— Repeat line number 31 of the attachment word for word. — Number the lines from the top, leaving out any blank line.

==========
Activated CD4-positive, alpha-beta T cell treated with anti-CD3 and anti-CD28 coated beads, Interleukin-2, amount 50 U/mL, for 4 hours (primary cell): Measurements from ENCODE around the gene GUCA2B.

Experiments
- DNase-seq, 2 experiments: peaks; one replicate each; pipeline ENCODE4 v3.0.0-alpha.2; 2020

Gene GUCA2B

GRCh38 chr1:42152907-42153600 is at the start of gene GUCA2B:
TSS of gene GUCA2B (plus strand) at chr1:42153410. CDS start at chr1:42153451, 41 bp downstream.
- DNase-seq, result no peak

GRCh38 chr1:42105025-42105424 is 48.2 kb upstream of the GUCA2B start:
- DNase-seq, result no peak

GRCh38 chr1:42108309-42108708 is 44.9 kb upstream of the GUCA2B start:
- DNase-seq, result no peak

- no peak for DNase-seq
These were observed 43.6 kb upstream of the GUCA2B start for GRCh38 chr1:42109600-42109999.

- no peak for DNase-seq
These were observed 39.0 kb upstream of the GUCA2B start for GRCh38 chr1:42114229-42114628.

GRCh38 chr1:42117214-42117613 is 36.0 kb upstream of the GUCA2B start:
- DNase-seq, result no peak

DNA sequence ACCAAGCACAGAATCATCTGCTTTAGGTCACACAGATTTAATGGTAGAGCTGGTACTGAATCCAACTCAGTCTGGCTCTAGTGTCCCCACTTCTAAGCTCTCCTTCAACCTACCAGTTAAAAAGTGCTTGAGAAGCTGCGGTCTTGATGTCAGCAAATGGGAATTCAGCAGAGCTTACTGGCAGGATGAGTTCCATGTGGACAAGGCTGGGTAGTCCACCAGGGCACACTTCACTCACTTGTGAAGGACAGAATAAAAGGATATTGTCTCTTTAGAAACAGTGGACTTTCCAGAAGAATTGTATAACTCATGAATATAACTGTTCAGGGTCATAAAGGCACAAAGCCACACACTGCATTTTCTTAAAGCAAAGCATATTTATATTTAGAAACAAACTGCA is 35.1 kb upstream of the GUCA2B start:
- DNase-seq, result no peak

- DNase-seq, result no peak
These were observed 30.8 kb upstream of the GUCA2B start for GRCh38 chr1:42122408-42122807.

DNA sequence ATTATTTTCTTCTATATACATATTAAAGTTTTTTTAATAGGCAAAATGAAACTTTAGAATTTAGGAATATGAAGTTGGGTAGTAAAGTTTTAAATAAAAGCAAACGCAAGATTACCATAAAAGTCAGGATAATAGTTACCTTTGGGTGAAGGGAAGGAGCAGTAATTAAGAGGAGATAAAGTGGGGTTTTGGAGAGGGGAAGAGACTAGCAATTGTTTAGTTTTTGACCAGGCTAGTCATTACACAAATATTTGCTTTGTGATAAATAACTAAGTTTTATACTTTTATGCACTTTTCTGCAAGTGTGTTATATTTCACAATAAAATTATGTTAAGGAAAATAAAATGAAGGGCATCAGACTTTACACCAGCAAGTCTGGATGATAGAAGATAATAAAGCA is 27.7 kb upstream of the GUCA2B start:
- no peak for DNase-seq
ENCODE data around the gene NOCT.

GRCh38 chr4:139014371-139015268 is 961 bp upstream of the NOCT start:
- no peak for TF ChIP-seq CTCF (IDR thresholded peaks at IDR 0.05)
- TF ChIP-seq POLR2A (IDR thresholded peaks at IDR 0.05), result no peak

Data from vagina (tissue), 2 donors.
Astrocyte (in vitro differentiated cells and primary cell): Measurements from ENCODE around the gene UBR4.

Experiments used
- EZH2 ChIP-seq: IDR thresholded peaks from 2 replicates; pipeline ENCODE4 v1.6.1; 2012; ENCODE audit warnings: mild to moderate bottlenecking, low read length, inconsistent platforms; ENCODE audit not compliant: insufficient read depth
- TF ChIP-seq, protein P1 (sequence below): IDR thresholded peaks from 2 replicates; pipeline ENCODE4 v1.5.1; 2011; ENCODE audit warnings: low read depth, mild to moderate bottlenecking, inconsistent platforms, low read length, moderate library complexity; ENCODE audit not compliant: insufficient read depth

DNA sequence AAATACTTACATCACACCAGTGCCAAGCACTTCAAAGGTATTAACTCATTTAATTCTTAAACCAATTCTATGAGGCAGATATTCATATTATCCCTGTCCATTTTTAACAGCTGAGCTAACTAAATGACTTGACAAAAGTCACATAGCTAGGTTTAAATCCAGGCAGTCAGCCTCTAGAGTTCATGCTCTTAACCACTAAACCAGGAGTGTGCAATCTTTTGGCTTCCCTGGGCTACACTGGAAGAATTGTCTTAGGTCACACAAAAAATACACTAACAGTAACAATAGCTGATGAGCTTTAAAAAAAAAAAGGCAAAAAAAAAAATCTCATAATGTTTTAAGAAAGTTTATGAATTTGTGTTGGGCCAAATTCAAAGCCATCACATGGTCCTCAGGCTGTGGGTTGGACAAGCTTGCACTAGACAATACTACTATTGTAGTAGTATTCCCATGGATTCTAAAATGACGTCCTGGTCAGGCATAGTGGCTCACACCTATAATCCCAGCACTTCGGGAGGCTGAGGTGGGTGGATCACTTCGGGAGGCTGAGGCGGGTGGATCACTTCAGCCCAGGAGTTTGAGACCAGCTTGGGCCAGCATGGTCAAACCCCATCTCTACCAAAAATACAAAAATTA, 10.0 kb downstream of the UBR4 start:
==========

- EZH2 ChIP-seq: IDR thresholded peaks from 2 replicates; pipeline ENCODE4 v1.6.1; 2012; ENCODE audit warnings: mild to moderate bottlenecking, low read length, inconsistent platforms; ENCODE audit not compliant: insufficient read depth